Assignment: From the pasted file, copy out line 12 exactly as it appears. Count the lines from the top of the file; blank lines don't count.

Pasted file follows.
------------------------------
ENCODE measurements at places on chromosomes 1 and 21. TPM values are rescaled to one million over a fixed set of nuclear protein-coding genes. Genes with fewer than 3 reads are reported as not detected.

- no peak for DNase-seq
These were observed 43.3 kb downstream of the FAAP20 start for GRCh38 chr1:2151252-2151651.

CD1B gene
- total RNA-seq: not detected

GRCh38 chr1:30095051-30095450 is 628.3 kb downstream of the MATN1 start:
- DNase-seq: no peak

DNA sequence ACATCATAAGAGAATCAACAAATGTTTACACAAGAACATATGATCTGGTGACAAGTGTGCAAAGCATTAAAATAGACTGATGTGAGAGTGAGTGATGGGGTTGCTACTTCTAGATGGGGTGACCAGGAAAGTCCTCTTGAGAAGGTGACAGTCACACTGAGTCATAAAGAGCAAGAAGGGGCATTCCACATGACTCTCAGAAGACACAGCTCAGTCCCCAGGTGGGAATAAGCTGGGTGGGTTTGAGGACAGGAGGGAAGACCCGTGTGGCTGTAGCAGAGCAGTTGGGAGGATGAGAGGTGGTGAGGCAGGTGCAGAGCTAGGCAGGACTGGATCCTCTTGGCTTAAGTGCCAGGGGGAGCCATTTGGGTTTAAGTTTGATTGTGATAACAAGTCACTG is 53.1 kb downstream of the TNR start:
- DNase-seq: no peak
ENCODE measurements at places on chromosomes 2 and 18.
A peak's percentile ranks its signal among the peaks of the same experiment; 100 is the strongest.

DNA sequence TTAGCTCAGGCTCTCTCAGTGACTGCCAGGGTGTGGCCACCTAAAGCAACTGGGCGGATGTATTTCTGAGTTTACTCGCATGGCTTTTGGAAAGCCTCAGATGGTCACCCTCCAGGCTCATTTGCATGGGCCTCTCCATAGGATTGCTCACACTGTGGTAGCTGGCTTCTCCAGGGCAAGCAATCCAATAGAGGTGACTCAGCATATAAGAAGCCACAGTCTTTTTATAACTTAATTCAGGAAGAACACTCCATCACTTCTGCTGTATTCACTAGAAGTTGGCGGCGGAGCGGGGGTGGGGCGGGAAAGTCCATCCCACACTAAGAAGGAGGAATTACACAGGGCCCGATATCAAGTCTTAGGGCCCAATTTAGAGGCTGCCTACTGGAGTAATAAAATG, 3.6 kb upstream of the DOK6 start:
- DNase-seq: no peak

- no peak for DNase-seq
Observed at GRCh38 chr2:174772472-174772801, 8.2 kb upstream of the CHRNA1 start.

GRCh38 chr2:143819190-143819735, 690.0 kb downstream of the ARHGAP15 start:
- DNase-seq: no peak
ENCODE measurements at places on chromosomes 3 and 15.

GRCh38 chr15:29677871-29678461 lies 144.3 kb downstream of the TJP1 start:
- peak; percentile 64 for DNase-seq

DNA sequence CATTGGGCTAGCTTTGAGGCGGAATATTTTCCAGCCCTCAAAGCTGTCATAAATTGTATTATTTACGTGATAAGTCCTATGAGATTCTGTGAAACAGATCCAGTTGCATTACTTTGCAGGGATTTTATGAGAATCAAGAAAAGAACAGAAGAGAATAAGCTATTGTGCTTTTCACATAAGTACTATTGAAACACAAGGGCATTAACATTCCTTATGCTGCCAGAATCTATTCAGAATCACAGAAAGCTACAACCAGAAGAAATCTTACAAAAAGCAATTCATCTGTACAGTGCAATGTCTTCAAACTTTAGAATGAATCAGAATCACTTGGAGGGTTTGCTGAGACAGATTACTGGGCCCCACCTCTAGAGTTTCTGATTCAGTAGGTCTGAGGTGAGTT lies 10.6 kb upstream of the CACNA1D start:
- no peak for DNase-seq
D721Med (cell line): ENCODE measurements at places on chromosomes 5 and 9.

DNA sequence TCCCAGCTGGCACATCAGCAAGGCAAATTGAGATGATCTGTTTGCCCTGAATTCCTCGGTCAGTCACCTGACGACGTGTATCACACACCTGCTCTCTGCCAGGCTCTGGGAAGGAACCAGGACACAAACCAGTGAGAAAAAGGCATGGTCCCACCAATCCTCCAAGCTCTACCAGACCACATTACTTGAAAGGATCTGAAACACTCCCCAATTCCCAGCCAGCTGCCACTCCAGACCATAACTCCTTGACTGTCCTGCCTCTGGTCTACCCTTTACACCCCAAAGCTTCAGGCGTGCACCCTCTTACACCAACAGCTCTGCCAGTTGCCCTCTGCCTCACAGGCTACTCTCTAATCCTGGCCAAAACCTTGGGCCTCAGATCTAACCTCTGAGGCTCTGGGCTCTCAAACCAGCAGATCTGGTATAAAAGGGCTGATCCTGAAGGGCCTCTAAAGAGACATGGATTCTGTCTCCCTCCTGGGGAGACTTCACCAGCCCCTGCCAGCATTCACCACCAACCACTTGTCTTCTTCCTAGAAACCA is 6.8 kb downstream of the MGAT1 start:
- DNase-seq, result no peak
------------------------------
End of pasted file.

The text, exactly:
DNA sequence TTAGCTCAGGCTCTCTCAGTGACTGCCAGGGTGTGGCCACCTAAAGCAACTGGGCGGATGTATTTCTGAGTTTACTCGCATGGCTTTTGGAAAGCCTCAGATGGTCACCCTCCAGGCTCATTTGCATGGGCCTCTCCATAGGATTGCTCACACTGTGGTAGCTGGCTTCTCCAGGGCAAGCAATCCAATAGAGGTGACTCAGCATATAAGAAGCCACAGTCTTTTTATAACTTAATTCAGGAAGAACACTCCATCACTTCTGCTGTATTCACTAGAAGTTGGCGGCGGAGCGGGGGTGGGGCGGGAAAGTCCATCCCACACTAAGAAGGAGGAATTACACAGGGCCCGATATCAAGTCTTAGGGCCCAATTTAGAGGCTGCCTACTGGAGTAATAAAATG, 3.6 kb upstream of the DOK6 start: